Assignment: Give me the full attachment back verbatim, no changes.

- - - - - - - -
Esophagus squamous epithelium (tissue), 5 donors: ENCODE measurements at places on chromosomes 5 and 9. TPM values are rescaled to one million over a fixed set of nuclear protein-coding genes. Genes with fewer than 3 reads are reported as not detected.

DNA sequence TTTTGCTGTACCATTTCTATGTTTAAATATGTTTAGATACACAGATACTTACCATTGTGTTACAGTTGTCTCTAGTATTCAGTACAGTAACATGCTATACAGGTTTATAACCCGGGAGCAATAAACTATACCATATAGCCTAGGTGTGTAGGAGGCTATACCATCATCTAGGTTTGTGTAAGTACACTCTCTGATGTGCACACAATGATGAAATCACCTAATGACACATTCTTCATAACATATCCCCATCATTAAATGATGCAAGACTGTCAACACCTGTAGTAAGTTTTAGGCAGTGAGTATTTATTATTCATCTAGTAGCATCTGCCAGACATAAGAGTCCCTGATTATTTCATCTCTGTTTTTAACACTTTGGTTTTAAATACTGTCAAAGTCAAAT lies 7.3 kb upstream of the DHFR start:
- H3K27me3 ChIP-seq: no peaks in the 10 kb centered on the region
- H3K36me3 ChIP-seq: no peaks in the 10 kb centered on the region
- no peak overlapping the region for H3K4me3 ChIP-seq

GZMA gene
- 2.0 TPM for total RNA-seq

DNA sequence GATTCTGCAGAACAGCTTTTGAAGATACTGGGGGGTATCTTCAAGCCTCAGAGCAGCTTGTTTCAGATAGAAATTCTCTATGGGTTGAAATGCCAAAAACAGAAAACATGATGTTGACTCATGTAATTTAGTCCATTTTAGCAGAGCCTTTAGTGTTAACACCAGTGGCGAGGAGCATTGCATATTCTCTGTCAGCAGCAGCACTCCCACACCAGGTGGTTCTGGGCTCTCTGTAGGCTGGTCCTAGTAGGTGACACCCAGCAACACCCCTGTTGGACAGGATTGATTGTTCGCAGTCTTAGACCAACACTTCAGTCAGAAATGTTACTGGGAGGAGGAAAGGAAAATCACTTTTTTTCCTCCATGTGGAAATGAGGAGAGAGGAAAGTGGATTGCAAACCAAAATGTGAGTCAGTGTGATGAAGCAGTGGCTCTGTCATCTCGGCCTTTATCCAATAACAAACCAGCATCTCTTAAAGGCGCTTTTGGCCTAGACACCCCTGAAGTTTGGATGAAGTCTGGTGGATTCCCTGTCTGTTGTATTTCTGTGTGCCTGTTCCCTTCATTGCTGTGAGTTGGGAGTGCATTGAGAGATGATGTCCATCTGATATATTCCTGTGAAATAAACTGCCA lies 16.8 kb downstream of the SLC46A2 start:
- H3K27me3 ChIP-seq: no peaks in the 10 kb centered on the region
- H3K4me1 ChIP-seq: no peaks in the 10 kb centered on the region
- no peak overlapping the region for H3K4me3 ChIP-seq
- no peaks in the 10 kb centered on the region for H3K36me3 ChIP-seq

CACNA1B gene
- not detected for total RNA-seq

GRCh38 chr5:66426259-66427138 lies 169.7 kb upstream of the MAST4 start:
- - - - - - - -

Esophagus squamous epithelium (tissue), 5 donors: ENCODE measurements at places on chromosomes 5 and 9. TPM values are rescaled to one million over a fixed set of nuclear protein-coding genes. Genes with fewer than 3 reads are reported as not detected.

DNA sequence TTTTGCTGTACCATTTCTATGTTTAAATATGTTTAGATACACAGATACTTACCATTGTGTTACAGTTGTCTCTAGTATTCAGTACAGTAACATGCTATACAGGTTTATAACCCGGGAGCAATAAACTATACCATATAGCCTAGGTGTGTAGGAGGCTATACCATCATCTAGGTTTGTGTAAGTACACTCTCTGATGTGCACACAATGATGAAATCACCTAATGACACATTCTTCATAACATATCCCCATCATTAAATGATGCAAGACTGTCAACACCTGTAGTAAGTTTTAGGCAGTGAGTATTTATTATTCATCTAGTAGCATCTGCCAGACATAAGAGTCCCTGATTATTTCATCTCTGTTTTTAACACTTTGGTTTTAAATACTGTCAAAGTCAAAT lies 7.3 kb upstream of the DHFR start:
- H3K27me3 ChIP-seq: no peaks in the 10 kb centered on the region
- H3K36me3 ChIP-seq: no peaks in the 10 kb centered on the region
- no peak overlapping the region for H3K4me3 ChIP-seq

GZMA gene
- 2.0 TPM for total RNA-seq

DNA sequence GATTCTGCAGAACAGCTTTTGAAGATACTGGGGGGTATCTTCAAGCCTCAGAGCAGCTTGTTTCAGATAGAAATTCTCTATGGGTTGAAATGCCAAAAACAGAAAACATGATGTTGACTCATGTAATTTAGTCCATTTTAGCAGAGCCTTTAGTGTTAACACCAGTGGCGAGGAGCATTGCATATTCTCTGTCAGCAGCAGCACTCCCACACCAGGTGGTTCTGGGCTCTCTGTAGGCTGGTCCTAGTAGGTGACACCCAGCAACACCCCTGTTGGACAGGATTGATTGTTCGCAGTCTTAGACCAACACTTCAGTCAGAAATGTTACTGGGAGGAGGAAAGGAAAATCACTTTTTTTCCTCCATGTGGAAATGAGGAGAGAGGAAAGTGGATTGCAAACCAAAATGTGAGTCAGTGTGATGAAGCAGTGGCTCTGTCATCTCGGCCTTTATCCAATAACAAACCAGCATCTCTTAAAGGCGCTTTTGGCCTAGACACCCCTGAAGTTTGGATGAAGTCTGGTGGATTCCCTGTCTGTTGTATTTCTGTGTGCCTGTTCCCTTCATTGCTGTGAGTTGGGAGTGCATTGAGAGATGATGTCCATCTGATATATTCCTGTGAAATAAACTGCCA lies 16.8 kb downstream of the SLC46A2 start:
- H3K27me3 ChIP-seq: no peaks in the 10 kb centered on the region
- H3K4me1 ChIP-seq: no peaks in the 10 kb centered on the region
- no peak overlapping the region for H3K4me3 ChIP-seq
- no peaks in the 10 kb centered on the region for H3K36me3 ChIP-seq

CACNA1B gene
- not detected for total RNA-seq

GRCh38 chr5:66426259-66427138 lies 169.7 kb upstream of the MAST4 start: